The maturation of the musicians into songwriters taking more visionary and complex forms would soon be heard world wide as Obituary took metal by storm in 1990. Despite their youth upon release of their sophomore offering, “Cause of Death” embodied the confident swagger of the most fearsome pack-leading hound. From the insidious growls of John’s vocals to the barrage of Donald Tardy’s thunderously-metered explosions of double bass, “Cause of Death” was the intention and method as promised by the early threat of “Slowly We Rot”; for Obituary, Death was just the beginning. Accordingly, the title track alone (“Cause of Death”) would be heard, regurgitated, manipulated, complimented and collapsed—but never duplicated—on third and forth generation death metal albums for years to come. Lovecraftian imagery and aural morbidity aside, even a deaf man found fear when confronted by the formidable visage of guitarist Peres; entering Frank Watkins, the hulking henchman of a bassist from South Florida, finally provided long-needed and powerful rhythm stability to the line up. However, the grinding of the axes would not be complete until the return of Xecutioner veteran Allen West, who, along with Peres and Tardy, crafted the foundation for most of Obituary’s most primordial and historic moments. Attack now whole, Obituary had given birth—sight, sound and feel—to a true horror greater than metal had ever known.

The paradox herein lies that Obituary was anything but a summation to and end, but more an exploratory journey into the infinite dehumanization of all that is known, as confronted brazenly by their best selling release yet, “The End Complete” and later followed by the cynical and dark expedition of “World Demise”. Reunited with songwriter West, the band was conjoined like quintuplets sharing life and a name. Though finality was possibly inferred by these titles, Obituary was anything but finished. Ironically, the images conjured by songs such as “Don’t Care”, “Platonic Disease” and “World Demise” seemingly foretold of the millennium as can now be seen daily, displayed plainly across the screens of CNN and reality TV programs world wide; not bad for a bunch of rednecks from Florida with Budweiser dreams and bongwater nightmares.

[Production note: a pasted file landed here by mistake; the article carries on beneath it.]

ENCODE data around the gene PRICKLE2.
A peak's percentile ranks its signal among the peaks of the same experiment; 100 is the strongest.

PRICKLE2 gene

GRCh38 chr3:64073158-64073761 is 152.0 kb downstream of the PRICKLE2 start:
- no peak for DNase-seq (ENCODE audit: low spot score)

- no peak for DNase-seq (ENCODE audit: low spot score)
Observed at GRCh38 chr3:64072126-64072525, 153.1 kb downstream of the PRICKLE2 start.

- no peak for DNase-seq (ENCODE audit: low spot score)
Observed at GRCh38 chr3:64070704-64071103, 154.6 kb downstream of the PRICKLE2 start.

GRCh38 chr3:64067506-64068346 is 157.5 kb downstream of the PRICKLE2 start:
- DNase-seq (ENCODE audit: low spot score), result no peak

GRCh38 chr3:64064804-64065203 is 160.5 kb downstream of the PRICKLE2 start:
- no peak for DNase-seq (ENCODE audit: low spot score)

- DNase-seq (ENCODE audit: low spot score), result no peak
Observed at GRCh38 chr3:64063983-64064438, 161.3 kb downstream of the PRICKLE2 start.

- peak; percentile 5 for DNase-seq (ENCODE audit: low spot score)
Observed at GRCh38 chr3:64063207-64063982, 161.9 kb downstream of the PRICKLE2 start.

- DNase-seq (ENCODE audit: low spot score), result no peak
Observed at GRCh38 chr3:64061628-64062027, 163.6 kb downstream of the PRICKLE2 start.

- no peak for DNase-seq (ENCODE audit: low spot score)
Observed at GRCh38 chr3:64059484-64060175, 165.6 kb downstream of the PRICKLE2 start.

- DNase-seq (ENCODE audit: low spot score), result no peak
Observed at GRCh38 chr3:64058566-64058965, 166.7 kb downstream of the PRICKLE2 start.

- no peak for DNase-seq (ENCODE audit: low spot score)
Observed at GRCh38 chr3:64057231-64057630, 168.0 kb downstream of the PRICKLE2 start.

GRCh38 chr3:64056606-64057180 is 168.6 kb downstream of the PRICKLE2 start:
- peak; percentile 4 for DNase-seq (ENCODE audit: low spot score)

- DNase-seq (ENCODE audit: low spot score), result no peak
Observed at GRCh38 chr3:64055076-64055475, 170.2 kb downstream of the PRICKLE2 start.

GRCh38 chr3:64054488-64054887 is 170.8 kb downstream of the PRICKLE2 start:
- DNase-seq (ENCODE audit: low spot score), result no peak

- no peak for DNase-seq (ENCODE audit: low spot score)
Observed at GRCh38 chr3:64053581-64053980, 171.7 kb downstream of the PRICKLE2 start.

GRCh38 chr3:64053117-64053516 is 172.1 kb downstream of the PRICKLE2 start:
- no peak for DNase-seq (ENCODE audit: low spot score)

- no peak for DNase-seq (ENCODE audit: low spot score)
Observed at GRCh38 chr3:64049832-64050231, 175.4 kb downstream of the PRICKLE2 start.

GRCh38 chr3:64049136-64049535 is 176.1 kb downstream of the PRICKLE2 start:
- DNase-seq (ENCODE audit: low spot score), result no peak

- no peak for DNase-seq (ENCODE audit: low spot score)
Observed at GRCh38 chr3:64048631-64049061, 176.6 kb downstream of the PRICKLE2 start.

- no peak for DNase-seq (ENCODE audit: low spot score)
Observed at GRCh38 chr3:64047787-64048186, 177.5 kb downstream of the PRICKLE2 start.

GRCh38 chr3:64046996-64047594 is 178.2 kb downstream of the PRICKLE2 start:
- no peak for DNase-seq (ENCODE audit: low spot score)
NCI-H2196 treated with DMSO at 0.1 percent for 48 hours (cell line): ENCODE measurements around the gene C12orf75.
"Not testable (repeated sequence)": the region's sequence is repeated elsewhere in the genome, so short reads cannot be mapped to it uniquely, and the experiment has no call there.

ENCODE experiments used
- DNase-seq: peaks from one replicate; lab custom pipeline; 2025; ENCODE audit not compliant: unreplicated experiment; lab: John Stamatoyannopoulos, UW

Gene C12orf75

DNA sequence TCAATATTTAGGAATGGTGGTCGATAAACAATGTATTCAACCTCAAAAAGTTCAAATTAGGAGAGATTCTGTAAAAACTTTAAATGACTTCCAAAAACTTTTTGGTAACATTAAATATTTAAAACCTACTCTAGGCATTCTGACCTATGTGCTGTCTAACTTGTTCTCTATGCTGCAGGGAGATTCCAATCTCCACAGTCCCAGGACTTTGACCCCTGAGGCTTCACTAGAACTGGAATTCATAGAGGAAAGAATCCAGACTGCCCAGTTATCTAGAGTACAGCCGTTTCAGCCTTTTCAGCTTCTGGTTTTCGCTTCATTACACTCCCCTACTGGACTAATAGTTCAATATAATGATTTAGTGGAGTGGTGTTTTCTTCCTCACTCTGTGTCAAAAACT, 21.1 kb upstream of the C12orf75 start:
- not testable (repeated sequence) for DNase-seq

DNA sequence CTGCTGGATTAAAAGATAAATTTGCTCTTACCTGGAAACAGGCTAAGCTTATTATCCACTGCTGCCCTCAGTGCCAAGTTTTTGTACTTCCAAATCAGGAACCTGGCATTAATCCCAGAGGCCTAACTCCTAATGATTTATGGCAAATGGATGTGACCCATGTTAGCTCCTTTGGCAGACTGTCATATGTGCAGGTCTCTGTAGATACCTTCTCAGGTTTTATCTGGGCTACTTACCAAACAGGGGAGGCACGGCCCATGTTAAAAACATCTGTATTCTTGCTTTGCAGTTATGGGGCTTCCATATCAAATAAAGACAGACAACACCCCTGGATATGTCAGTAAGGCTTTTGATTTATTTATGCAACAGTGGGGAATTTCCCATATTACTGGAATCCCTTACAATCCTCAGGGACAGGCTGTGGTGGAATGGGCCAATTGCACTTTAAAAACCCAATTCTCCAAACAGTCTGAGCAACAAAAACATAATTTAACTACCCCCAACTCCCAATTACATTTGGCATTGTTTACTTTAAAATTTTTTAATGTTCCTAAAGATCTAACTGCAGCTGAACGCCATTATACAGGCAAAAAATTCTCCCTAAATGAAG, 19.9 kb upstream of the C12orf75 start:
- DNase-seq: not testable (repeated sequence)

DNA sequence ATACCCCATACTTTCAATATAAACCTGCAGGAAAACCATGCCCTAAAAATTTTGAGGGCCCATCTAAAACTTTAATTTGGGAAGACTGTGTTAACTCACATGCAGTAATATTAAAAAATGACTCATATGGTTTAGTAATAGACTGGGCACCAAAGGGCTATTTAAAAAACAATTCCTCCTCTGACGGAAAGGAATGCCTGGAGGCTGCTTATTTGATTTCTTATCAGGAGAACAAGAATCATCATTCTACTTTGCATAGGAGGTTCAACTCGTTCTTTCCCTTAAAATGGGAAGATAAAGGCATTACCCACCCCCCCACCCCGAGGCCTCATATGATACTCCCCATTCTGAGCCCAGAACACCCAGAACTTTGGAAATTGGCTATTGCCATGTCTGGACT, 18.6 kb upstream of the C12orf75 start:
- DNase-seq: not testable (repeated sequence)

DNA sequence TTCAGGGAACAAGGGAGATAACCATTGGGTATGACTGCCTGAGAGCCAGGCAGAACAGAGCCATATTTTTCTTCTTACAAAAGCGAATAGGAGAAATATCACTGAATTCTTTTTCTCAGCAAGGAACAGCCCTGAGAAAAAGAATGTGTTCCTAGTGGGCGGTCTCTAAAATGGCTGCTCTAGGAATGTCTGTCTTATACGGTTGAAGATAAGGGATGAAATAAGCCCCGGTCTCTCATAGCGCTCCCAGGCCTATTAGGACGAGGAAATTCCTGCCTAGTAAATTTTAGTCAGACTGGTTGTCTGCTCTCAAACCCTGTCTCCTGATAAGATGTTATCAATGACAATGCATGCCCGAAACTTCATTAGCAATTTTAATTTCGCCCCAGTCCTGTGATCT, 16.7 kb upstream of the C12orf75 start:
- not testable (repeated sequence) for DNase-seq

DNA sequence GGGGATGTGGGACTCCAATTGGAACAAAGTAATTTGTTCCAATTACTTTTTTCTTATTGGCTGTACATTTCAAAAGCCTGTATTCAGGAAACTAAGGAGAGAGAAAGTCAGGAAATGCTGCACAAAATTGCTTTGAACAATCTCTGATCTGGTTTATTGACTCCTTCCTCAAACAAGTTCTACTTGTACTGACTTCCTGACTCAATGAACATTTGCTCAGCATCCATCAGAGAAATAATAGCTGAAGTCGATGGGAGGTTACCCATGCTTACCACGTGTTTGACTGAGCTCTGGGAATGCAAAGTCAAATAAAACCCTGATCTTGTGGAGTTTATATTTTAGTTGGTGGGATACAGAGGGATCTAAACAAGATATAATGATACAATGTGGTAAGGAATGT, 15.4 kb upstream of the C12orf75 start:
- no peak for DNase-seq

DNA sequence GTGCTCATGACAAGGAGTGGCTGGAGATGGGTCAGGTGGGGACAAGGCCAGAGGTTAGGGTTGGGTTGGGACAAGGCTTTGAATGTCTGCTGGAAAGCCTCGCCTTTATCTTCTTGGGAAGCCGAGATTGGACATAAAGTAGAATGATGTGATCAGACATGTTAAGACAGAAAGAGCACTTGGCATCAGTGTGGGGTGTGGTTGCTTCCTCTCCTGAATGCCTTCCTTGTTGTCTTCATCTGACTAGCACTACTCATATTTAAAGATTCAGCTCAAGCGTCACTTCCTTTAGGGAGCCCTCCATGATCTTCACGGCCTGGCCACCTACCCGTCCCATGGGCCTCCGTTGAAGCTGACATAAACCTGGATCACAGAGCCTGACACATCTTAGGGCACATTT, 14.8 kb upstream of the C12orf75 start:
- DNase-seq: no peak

2004 brings reason for Obituary fans to rejoice, the sunken eyes and heaving cries have all but abated. Obituary has only aspired to live up to the standard they have set for themselves, one that numerous bands have strived to duplicate, but never attained, falling short both creatively and in lack of the unique talent that each member contributes to the near indescribable Obituary sound. Like a forgotten corpse in the basement, Obituary are back to haunt, taunt and fully pollute your senses. Fermenting like waste in the hot Florida sun, Obituary return from hiatus with the voracity of a starven wretch. The forfeiture of time brings blessings of brutality, and assurance that the Dead shall indeed rise again. Such aural abrasion can only be heard on an Obituary album or the live circumcision of a thirty-year-old man, the choice is yours...
 
READ MORE +

False Prophet

False Prophet was formed in the then musical barren wasteland known as Greensboro, NC. as a three piece by Paul Ray, Chris Lyndon and Tim Haisman under the moniker Abattoir, they were soon to be joined by Mike Morrison, and began their musical quest to create their brand of brutal assaulting metal. Taking their musical influences, from mid-80’s thrash from the west coast like Exodus and Dark Angel, death metal pioneers such as Venom and Possessed, the metal/hardcore ideals of bands from the east coast like Overkill, and the more melodically heavy music from Europe, and created a sound that was both aggressive and technical.